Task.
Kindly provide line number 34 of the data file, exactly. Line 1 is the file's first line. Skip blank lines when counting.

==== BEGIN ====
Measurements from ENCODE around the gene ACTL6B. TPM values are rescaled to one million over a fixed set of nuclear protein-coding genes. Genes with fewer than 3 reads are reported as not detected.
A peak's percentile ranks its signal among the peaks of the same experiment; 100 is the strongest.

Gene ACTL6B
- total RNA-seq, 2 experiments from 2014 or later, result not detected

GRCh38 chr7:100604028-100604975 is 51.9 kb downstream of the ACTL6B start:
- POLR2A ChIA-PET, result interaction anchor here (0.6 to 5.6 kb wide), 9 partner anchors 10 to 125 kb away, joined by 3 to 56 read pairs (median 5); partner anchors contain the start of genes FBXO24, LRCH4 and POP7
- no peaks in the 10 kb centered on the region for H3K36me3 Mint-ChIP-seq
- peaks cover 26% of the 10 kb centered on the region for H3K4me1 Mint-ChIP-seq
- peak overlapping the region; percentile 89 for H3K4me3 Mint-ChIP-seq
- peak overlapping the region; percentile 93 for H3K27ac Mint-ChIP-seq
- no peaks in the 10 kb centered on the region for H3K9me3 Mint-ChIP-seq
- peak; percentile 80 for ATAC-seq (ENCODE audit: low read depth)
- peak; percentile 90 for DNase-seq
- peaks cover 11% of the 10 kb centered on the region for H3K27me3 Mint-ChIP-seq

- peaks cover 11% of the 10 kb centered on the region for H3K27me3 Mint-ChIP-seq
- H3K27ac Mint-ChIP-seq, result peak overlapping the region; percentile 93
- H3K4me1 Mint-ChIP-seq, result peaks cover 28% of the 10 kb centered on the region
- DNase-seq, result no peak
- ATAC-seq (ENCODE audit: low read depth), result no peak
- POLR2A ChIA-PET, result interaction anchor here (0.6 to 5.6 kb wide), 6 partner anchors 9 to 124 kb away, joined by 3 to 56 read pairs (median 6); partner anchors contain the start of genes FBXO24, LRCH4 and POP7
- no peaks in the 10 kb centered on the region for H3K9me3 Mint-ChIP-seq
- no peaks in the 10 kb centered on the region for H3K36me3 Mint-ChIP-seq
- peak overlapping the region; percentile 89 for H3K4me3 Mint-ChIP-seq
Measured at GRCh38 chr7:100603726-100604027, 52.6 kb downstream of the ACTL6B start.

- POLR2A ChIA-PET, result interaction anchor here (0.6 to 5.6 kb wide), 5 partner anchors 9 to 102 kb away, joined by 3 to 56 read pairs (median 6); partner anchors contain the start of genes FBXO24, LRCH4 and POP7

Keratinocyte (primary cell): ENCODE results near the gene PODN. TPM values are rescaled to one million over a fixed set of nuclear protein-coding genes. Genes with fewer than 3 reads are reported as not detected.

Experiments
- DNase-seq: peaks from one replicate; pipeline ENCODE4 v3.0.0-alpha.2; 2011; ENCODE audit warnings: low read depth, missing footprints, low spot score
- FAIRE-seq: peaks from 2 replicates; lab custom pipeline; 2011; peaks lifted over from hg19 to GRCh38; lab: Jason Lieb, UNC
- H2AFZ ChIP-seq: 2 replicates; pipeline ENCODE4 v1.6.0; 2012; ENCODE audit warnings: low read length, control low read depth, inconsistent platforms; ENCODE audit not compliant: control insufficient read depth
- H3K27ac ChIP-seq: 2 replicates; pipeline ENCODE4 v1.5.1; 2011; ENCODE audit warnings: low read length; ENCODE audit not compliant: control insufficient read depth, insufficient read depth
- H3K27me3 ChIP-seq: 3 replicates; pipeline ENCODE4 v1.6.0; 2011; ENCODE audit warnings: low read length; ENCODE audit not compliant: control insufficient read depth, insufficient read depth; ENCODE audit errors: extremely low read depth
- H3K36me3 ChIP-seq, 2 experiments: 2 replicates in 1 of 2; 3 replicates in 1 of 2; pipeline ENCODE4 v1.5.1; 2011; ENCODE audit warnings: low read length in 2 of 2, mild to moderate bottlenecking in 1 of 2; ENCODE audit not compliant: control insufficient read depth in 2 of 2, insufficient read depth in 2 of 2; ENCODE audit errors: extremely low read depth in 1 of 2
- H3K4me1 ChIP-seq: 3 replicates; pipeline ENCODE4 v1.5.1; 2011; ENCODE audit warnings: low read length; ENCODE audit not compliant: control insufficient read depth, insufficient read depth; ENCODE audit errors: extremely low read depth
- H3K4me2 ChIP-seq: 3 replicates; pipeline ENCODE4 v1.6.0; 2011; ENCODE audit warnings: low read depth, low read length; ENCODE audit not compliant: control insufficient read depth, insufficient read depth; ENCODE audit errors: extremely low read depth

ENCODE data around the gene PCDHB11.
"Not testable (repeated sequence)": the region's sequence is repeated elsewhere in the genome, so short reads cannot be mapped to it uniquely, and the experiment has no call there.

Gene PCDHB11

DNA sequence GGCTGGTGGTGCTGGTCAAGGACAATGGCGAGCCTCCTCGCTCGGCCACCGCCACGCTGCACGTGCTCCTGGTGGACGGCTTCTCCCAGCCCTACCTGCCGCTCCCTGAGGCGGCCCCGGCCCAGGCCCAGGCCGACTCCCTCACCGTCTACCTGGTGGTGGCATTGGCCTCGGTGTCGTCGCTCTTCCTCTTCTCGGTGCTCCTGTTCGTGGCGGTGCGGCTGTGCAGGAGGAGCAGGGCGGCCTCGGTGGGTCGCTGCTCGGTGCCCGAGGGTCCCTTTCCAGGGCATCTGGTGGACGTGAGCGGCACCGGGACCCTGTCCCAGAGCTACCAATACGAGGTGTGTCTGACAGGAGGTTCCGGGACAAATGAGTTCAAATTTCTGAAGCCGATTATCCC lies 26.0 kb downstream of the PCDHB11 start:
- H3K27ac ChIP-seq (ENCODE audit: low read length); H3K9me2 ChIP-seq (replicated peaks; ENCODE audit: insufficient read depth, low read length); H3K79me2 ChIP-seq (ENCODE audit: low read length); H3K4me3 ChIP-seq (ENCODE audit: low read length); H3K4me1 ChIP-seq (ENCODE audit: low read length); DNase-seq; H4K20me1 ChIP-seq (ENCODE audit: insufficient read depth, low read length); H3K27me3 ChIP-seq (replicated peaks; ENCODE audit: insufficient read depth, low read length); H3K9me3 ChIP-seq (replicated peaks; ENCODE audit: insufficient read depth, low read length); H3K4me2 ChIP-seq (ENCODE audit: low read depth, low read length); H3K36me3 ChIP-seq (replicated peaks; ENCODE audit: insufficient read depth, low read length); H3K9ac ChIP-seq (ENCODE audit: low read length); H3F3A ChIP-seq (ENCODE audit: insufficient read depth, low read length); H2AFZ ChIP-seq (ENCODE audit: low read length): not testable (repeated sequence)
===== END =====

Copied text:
- H3K4me1 ChIP-seq: 3 replicates; pipeline ENCODE4 v1.5.1; 2011; ENCODE audit warnings: low read length; ENCODE audit not compliant: control insufficient read depth, insufficient read depth; ENCODE audit errors: extremely low read depth